The situation in Burkina Faso remains extremely volatile since the military seized power on 31 October amid a popular uprising against President Blaise Compaore. The military does not enjoy the support of the vast majority of protesters and is itself beset by divisions that could threaten political stability. The timeline of the transition process is unclear, but popular concerns that the military will fail to deliver on its pledge to restore democracy means there remains a high risk of further violence in the next 12 months. The unrest will severely disrupt the parliamentary process, delaying key legislation, including the delivery of a new mining code.
Rival factions compete for power
Tensions over the 27-year rule of President Blaise Compaore had been building for several years, amid popular anger over corruption, political repression and the president’s attempts to amend constitutional term limits. Since the beginning of 2014 there have been repeated opposition protests over the president’s attempts to amend the constitution, but the situation escalated last week as parliament began debating a bill to review term limits. On 30 October protesters stormed parliament and set fire to the building, leaving some 30 dead in the ensuing clashes with the military. Although the government withdrew the bill the same day, further protests involving 100,000 people continued in Ouagadougou and Bobo-Dioulasso on 31 October, forcing Compaore to announce his resignation and flee to neighbouring Ivory Coast.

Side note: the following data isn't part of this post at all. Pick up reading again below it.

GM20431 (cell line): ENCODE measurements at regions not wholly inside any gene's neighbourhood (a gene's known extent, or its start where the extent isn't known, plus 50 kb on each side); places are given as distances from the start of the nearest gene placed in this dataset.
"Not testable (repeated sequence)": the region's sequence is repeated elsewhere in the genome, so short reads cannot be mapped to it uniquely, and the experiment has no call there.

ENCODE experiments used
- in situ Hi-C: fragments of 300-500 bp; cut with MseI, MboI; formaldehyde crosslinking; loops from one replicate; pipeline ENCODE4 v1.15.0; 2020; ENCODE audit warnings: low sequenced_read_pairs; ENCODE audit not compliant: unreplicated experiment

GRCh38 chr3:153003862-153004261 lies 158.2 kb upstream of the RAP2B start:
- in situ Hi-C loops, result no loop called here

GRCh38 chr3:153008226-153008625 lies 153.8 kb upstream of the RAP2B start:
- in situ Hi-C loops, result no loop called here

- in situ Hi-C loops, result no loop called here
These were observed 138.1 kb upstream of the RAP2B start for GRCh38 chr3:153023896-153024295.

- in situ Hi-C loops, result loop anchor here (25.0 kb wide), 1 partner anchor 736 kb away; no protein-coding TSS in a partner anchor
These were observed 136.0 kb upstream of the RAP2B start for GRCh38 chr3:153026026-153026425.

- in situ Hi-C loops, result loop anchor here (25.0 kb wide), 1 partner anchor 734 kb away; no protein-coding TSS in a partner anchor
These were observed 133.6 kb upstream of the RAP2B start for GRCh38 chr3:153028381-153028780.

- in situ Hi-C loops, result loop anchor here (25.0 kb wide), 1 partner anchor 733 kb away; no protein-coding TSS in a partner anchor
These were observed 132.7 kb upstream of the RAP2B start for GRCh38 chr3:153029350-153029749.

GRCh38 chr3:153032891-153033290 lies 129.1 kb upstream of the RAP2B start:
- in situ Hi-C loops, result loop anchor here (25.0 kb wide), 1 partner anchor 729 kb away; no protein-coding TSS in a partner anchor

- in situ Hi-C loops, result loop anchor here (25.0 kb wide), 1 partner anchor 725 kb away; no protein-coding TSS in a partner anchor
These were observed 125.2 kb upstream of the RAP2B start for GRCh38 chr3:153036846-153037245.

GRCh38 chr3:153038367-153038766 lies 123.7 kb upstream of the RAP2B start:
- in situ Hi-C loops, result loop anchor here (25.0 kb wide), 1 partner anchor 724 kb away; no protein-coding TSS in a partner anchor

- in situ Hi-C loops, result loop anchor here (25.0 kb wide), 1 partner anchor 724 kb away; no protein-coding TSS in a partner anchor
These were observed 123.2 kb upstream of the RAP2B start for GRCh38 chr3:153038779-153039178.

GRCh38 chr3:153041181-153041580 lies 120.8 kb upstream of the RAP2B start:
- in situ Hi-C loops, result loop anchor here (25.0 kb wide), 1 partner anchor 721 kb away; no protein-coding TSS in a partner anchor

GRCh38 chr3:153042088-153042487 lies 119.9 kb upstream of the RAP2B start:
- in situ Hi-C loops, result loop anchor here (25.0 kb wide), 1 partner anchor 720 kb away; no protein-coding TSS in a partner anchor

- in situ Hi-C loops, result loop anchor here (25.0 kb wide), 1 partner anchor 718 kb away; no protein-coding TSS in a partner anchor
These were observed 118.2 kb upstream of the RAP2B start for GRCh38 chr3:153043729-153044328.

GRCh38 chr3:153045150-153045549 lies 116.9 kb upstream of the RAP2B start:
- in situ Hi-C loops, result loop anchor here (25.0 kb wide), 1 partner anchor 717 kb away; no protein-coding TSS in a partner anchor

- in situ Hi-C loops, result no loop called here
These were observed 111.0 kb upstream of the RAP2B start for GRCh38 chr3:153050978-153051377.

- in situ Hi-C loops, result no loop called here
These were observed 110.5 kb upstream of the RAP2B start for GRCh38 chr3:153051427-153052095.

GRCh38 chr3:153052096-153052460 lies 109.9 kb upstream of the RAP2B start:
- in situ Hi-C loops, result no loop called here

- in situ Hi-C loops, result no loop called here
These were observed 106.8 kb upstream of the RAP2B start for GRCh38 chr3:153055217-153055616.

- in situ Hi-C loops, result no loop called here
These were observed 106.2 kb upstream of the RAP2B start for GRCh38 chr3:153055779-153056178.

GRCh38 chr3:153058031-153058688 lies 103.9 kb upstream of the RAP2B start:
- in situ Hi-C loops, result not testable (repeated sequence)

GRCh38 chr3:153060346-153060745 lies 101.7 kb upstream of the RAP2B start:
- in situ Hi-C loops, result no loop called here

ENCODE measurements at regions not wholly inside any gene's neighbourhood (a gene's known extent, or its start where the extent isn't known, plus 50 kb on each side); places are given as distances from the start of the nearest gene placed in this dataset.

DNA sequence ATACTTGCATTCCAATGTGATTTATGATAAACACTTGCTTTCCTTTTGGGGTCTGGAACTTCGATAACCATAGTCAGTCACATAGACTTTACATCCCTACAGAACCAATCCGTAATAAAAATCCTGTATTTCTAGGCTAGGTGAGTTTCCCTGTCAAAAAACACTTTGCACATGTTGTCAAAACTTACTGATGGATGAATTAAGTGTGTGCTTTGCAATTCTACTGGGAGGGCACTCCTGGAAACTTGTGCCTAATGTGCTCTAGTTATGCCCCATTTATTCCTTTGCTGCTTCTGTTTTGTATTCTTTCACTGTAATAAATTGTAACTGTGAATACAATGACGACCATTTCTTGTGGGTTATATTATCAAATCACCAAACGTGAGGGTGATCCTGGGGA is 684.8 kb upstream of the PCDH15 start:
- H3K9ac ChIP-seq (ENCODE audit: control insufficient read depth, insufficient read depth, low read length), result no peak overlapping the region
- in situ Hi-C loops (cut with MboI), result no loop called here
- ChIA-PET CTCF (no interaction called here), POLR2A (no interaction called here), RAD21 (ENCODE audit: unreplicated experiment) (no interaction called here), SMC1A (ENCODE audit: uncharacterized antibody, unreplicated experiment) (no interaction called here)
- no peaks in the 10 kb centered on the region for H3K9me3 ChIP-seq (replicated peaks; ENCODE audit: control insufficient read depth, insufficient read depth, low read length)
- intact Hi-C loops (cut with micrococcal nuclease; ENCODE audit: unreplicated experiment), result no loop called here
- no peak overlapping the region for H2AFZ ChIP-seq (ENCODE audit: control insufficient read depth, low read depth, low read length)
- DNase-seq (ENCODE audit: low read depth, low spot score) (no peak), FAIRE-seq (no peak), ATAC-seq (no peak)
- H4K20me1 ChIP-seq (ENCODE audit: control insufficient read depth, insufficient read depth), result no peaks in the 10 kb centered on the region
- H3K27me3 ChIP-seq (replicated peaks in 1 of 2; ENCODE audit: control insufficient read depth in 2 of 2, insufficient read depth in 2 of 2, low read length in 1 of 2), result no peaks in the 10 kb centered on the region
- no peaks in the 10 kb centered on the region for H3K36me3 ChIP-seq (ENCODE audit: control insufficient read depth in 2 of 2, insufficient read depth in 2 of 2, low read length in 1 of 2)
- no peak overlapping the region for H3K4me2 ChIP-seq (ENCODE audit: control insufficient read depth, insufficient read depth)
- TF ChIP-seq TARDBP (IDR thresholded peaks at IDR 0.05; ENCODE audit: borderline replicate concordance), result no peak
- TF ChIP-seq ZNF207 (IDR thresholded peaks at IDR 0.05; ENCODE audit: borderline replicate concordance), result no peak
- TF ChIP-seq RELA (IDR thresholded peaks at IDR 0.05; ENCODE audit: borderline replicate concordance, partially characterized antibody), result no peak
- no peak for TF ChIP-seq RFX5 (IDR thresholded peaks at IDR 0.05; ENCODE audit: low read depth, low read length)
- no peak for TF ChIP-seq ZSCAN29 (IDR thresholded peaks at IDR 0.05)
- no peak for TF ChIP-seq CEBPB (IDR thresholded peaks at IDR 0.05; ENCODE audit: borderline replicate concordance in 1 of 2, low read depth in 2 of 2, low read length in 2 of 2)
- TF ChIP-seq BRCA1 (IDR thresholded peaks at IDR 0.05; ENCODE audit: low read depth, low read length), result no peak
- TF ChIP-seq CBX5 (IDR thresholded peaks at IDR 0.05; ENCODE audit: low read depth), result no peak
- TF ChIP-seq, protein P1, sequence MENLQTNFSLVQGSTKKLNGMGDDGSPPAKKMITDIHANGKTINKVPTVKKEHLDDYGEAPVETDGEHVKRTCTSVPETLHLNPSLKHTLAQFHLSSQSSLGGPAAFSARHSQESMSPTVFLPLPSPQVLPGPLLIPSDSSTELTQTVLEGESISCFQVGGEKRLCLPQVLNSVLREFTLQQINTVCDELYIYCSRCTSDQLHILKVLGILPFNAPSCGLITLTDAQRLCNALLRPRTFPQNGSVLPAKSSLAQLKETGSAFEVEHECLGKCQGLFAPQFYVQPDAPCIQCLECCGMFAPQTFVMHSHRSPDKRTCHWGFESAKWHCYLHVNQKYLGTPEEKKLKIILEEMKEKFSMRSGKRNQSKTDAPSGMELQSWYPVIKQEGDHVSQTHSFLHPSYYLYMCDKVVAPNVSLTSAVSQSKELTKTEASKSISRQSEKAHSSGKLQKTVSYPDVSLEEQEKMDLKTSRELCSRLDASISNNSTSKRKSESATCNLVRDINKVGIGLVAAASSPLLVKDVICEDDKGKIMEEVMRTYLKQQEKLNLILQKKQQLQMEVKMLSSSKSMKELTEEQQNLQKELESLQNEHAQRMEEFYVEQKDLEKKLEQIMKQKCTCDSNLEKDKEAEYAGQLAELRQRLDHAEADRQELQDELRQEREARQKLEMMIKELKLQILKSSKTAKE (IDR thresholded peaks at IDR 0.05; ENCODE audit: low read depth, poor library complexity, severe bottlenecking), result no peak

The military has since struggled to fill the power vacuum created since Compaore left office. In the 24 hours that followed Compaore’s departure, two rival military leaders declared themselves in charge of the country. Armed forces chief General Honore Traore made the initial claim immediately after Compaore resigned, declaring he had dissolved the National Assembly and the government with the aim of restoring constitutional order within 12 months. However, this was overruled when Lieutenant Colonel Isaac Zida appeared on national radio the following morning and proclaimed himself head of state. This dispute appears to have been resolved by a further military statement issued later the same day, which declared support for Zida, and allegedly included the signature of Traore, although concerns persist over divisions within the leadership of the armed forces.
The military takeover has provoked widespread anger among the protesters that ousted Compaore, who accuse the military leadership of hijacking the uprising. On 2 November, thousands of protesters gathered at the Place de la Nation in Ougadougou to condemn the military takeover, only to be forcibly dispersed by soldiers. Further unrest was also reported at the headquarters of state-owned RTB Television, where opposition leader Saran Sereme and retired army general Kwame Lougue – who is popular among protesters – had gathered to attend a rally, amid reports that they planned to make independent claims to lead the transitional government. That rally was also quickly broken up, with soldiers firing into the air to disperse the crowds, leaving one dead. On the evening of 2 November Zida appeared on television saying that he had met with members of the opposition and pledged to install a transitional body led by a consensus leader, with the military overseeing the process. He also said the military was not interested in holding onto power and had only dispersed protesters to restore order.
Uncertain transition process